I can’t imagine what it would be like to remember in a visceral way the Holocaust. I have read the memories of others, first hand accounts of the horrors people endured and the deep pain of watching loved ones be carried away, first to camps, then to chambers of death.
It’s “9/11″… Again. On this sixteenth anniversary, not one person has been convicted for the “tower-felling spectacle of terror”.
“Do most Americans care about Guantanamo? No. But they never did. And they never understood Guantanamo.” So says Nancy Hollander, a lawyer in a “Gitmo” case, speaking to Al Jazeera. Members of the families of persons who died that day are not of one mind as to how to proceed with the trials – sixteen years and not one trial! But it’s not the perpetrators that stir our memories; it’s the loved ones, the innocent ones, the victims and the heroes.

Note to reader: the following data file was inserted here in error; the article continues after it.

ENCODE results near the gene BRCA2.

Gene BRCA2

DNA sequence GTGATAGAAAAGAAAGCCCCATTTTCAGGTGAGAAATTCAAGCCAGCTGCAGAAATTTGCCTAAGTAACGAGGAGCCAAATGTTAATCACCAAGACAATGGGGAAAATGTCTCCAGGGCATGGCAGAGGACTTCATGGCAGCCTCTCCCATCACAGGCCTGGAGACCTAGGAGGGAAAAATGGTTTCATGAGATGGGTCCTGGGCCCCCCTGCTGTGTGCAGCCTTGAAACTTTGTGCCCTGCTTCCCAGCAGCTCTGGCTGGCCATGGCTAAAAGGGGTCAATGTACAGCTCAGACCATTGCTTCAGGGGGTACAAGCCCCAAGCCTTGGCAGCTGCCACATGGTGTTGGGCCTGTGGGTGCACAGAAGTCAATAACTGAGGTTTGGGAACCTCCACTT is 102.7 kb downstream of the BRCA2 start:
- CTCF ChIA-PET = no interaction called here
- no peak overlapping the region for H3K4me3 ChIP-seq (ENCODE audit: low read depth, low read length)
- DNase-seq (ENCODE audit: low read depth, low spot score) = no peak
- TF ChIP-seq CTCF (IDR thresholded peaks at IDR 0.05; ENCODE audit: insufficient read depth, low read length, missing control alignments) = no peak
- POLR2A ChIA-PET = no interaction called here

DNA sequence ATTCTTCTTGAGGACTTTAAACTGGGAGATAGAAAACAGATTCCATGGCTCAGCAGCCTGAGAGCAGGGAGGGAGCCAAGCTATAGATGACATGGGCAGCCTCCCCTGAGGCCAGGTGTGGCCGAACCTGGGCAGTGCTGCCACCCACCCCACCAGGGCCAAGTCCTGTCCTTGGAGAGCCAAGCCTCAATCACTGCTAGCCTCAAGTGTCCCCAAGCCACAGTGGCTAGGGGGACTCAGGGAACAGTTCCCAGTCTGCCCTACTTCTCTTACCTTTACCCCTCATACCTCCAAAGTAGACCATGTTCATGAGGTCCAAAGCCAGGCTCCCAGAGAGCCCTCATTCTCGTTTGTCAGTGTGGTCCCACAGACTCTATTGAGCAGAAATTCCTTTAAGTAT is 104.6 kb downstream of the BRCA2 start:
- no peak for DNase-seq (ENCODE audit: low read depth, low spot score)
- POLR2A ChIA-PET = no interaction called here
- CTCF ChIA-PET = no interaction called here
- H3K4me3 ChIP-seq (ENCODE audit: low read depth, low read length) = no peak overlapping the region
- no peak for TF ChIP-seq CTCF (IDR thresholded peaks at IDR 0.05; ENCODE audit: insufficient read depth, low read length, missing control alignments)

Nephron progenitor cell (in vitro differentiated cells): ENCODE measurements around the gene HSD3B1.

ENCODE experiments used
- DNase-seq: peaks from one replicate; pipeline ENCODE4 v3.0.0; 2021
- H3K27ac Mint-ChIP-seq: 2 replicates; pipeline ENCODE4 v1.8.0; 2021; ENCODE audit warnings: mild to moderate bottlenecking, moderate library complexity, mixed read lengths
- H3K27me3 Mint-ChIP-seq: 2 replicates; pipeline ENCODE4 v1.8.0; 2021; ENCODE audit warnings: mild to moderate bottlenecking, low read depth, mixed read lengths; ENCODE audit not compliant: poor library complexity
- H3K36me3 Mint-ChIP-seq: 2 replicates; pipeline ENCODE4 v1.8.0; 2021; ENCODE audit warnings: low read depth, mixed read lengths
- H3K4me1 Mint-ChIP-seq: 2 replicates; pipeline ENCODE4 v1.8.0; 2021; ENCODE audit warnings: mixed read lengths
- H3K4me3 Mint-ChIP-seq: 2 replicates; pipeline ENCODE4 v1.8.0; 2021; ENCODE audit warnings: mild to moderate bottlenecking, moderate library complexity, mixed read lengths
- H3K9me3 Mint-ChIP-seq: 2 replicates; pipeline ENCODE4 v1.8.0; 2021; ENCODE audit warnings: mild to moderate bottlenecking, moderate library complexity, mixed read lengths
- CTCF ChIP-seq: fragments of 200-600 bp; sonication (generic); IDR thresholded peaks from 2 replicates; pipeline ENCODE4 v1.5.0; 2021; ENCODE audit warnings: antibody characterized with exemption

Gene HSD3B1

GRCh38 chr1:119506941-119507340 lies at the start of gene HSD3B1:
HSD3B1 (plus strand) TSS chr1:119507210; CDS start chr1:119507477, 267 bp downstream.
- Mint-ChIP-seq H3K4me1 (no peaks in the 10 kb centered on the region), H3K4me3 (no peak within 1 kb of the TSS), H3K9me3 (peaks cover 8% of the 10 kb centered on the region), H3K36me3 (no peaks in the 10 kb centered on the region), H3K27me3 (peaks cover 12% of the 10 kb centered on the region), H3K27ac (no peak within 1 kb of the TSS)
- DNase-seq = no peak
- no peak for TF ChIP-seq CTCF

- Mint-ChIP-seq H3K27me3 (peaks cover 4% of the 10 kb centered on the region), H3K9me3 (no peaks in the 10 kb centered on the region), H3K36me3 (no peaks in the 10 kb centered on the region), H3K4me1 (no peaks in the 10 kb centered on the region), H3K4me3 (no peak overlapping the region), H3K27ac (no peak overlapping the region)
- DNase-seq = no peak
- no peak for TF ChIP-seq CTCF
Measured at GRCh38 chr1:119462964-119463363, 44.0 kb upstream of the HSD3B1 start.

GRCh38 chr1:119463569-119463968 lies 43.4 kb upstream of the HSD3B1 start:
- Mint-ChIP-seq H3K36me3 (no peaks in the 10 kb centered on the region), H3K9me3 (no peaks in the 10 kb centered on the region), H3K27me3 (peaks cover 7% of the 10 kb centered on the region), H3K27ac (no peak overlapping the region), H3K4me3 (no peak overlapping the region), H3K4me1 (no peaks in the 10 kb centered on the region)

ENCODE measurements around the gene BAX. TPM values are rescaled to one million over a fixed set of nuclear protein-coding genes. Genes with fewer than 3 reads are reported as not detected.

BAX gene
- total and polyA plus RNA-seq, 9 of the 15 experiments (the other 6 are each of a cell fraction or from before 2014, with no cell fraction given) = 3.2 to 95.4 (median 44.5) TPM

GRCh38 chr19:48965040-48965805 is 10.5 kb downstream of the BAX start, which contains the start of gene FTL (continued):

Autumn Bryant‘s mother was in labor as the planes hit the towers. “For 12 hours,” writes Autumn, “my mom watched and listened to one of the biggest tragedies known in American history unfold, all while giving birth to her first child.” Autumn is a “9/11 baby”. She says she never has to worry about people forgetting her birthday. Autumn writes that the day is a reminder “of what we have to lose and what we have to be thankful for.”
We will go about our business today, but with the awareness that this is one of those days that changed everything. The day is a burden. We carry it as best we can in our individual and collective attempts to heed Autumn’s words: remember all that we have to be thankful for.